Lack Of Affection In Families Creating Disaffection Among Youths
By Saiful Bahri Kamaruddin
Pix Shahiddan Saidi
BANGI, 8 Feb 2014 – There has been a growing apathy and lack of affection in families in the country leading to the problem of disaffected youth becoming serious.
Prof Dr Zuria Mahmud of The National University of Malaysia’s (UKM) Faculty of Education said something must be done to arrest the phenomena. She was delivering her public lecture on Parenting Skills: Practice Noble Values Early On here today.
She said parents are the role models for their children and should outwardly show their youngsters that they care and love them, rather than just be the masters or providers of material things.
Prof Zuria said her research showed the phenomena is becoming more serious leading to increases in the problem of disaffected youth.
She said the problem starts at the extremes of parenting. On one hand there are parents who are over-domineering, while on the other hand many parents take a laissez-faire attitude and give too much freedom to their children.
However, like all parents they do love their children and think that they are doing the best for their offsprings.
She noted that many parents are embarrassed at showing open affection to children. Actually, she stressed, children need a lot of affection and must be reminded that their well-being matters.
Speaking from personal experience and interviews with students and teachers, she said she met many youths who lament that their parents don’t care what they do outside the house.
Prof Zuria said one doesn’t need to go very far to see the worrying trend of groups of young children wandering in shopping malls without adult supervision.
“I came across some of these boys and asked one of them whether his mother knew where he went. He replied that his mother didn’t care as long as he didn’t get into trouble,” she said.
The excuse was that they lived at council flats and didn’t have any place to play or enjoy themselves.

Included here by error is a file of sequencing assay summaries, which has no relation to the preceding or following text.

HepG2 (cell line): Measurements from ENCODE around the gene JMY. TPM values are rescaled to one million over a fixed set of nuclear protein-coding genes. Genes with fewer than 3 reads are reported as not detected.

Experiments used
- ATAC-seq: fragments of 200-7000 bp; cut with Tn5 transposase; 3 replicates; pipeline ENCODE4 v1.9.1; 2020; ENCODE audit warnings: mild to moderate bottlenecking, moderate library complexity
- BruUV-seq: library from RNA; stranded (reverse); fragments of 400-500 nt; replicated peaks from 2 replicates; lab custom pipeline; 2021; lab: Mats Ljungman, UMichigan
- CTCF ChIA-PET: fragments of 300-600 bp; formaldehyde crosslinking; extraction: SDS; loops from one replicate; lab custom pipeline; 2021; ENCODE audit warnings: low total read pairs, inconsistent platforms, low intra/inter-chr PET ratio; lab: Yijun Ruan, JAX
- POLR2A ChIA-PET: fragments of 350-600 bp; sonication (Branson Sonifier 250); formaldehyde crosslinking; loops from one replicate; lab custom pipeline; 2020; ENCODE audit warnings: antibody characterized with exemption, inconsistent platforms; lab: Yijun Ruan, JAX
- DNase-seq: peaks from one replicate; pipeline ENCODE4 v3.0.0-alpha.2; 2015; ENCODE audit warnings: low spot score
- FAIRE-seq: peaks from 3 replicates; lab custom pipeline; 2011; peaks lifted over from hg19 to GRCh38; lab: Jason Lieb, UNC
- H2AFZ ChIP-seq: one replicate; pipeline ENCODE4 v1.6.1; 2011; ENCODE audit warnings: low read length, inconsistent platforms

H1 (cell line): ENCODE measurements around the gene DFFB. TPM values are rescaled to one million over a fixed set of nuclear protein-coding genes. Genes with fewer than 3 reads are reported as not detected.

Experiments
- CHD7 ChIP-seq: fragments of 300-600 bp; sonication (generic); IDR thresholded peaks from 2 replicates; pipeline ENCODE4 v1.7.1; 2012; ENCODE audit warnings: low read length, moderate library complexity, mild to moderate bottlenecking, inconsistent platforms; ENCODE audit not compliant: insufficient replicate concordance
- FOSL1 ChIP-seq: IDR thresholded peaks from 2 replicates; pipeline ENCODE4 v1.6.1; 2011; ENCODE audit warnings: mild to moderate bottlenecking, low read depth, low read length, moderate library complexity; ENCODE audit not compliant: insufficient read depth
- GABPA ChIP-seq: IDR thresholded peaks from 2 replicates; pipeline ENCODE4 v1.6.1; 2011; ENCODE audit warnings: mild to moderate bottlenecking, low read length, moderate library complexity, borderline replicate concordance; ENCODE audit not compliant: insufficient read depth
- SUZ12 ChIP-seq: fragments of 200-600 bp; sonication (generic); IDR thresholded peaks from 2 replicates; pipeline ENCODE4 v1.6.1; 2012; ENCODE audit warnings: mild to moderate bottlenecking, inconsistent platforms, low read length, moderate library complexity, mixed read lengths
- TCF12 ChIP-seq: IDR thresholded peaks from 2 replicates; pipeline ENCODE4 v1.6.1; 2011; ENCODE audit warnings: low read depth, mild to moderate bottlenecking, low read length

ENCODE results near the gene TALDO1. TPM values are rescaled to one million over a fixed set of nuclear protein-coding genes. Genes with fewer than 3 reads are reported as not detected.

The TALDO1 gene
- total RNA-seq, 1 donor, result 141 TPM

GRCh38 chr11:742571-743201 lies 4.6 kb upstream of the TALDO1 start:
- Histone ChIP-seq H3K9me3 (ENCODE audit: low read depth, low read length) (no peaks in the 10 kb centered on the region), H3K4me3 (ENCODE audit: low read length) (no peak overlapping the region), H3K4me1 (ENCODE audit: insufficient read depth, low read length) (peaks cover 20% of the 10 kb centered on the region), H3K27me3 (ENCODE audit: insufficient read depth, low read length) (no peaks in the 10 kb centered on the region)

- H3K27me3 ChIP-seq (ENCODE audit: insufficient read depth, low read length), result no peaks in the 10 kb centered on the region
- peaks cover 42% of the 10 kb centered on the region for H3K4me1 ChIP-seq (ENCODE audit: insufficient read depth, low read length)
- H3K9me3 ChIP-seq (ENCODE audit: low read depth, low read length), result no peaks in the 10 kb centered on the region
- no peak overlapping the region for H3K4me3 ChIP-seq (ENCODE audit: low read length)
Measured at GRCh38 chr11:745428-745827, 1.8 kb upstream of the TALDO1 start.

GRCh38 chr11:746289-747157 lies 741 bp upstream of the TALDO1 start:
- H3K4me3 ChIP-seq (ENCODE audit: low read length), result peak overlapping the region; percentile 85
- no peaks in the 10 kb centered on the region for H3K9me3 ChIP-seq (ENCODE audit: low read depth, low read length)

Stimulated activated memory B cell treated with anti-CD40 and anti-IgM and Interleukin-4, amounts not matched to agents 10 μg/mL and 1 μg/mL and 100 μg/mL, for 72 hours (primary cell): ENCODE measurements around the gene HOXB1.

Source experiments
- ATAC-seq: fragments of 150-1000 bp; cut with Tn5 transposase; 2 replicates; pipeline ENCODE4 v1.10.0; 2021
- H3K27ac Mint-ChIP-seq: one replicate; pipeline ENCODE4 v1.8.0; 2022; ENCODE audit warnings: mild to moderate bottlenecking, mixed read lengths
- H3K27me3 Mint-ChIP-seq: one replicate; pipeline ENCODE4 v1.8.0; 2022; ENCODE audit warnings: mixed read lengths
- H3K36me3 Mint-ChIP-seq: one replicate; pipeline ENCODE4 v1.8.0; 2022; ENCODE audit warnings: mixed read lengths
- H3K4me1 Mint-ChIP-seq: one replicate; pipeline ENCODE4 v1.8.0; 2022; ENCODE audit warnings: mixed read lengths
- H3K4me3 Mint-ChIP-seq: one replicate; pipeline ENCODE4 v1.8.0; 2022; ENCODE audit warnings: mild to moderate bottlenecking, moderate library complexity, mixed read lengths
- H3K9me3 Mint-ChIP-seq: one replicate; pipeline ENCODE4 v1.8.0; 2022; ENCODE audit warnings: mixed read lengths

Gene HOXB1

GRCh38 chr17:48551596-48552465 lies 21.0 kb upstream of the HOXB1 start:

She also warned parents not to be physically abusive towards their children.
Prof Zuria said children who suffer regular beatings grow up to be resentful of their parents and are less likely to care for them in their old age.
She explained that the behaviour of adults and the direction they take in life are influenced by how their parents treat them as children.
Commenting on university students’ lack of motivation, she said, they may have lost interest in the courses they signed up for.
She urged parents to encourage their children take up subjects that they like as well as taking part in sports.
She cited peer influence as an important factor over youths in colleges which can lead them to do things that would be of concern to their parents.
This is when the parents should step in and show that they care and love them, at a time when they become vulnerable to social problems.
“Actually, troubled students need the support of all parties and allow them the opportunity to tell their side of the story and express what is on their minds,” she added.
Her research found that students prefer to talk about their problems to counsellors rather than their parents.
That’s because parents frequently brush aside their children who want to talk about their problems. Parents must be ready and willing listeners of their own children, she said.
On collaborative efforts in addressing social problems among students, Prof Zuria said counsellors should have a good relationship and cooperation with teachers, school administrators, the police, non-governmental bodies and hospitals.